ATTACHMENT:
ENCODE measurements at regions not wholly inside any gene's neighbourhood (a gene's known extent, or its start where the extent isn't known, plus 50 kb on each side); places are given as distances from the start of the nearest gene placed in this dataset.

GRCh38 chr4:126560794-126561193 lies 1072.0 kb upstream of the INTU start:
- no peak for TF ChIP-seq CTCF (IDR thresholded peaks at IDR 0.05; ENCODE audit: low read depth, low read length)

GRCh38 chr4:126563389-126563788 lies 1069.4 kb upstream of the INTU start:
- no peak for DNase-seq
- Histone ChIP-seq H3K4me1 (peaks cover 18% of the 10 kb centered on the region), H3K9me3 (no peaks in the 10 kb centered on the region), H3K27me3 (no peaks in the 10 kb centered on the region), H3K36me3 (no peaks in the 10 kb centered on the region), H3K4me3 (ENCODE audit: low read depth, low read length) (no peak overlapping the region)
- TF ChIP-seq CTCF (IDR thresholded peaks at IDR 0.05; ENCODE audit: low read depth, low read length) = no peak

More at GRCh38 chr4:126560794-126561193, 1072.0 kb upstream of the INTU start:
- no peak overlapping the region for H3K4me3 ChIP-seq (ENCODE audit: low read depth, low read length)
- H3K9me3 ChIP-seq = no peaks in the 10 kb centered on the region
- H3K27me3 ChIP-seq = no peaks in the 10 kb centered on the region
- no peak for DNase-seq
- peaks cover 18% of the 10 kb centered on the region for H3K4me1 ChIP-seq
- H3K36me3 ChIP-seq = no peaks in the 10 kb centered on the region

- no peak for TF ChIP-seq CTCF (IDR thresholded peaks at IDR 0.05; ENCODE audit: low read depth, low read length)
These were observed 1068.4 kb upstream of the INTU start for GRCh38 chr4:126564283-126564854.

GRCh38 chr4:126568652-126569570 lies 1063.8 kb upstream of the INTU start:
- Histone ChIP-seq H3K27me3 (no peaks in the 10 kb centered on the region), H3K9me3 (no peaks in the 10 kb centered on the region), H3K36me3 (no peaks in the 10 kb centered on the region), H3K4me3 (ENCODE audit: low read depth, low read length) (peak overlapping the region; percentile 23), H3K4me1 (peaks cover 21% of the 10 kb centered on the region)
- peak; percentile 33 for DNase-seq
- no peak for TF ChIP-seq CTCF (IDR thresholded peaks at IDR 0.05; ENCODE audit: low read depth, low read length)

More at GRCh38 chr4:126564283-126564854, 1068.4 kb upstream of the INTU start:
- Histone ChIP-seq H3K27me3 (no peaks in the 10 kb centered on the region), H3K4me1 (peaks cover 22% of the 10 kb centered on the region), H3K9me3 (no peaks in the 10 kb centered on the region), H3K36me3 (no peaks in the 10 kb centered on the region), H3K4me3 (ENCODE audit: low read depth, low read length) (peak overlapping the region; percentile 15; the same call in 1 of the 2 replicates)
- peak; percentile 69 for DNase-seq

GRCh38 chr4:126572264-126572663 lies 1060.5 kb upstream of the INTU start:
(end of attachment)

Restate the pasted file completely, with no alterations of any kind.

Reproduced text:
ENCODE measurements at regions not wholly inside any gene's neighbourhood (a gene's known extent, or its start where the extent isn't known, plus 50 kb on each side); places are given as distances from the start of the nearest gene placed in this dataset.

GRCh38 chr4:126560794-126561193 lies 1072.0 kb upstream of the INTU start:
- no peak for TF ChIP-seq CTCF (IDR thresholded peaks at IDR 0.05; ENCODE audit: low read depth, low read length)

GRCh38 chr4:126563389-126563788 lies 1069.4 kb upstream of the INTU start:
- no peak for DNase-seq
- Histone ChIP-seq H3K4me1 (peaks cover 18% of the 10 kb centered on the region), H3K9me3 (no peaks in the 10 kb centered on the region), H3K27me3 (no peaks in the 10 kb centered on the region), H3K36me3 (no peaks in the 10 kb centered on the region), H3K4me3 (ENCODE audit: low read depth, low read length) (no peak overlapping the region)
- TF ChIP-seq CTCF (IDR thresholded peaks at IDR 0.05; ENCODE audit: low read depth, low read length) = no peak

More at GRCh38 chr4:126560794-126561193, 1072.0 kb upstream of the INTU start:
- no peak overlapping the region for H3K4me3 ChIP-seq (ENCODE audit: low read depth, low read length)
- H3K9me3 ChIP-seq = no peaks in the 10 kb centered on the region
- H3K27me3 ChIP-seq = no peaks in the 10 kb centered on the region
- no peak for DNase-seq
- peaks cover 18% of the 10 kb centered on the region for H3K4me1 ChIP-seq
- H3K36me3 ChIP-seq = no peaks in the 10 kb centered on the region

- no peak for TF ChIP-seq CTCF (IDR thresholded peaks at IDR 0.05; ENCODE audit: low read depth, low read length)
These were observed 1068.4 kb upstream of the INTU start for GRCh38 chr4:126564283-126564854.

GRCh38 chr4:126568652-126569570 lies 1063.8 kb upstream of the INTU start:
- Histone ChIP-seq H3K27me3 (no peaks in the 10 kb centered on the region), H3K9me3 (no peaks in the 10 kb centered on the region), H3K36me3 (no peaks in the 10 kb centered on the region), H3K4me3 (ENCODE audit: low read depth, low read length) (peak overlapping the region; percentile 23), H3K4me1 (peaks cover 21% of the 10 kb centered on the region)
- peak; percentile 33 for DNase-seq
- no peak for TF ChIP-seq CTCF (IDR thresholded peaks at IDR 0.05; ENCODE audit: low read depth, low read length)

More at GRCh38 chr4:126564283-126564854, 1068.4 kb upstream of the INTU start:
- Histone ChIP-seq H3K27me3 (no peaks in the 10 kb centered on the region), H3K4me1 (peaks cover 22% of the 10 kb centered on the region), H3K9me3 (no peaks in the 10 kb centered on the region), H3K36me3 (no peaks in the 10 kb centered on the region), H3K4me3 (ENCODE audit: low read depth, low read length) (peak overlapping the region; percentile 15; the same call in 1 of the 2 replicates)
- peak; percentile 69 for DNase-seq

GRCh38 chr4:126572264-126572663 lies 1060.5 kb upstream of the INTU start: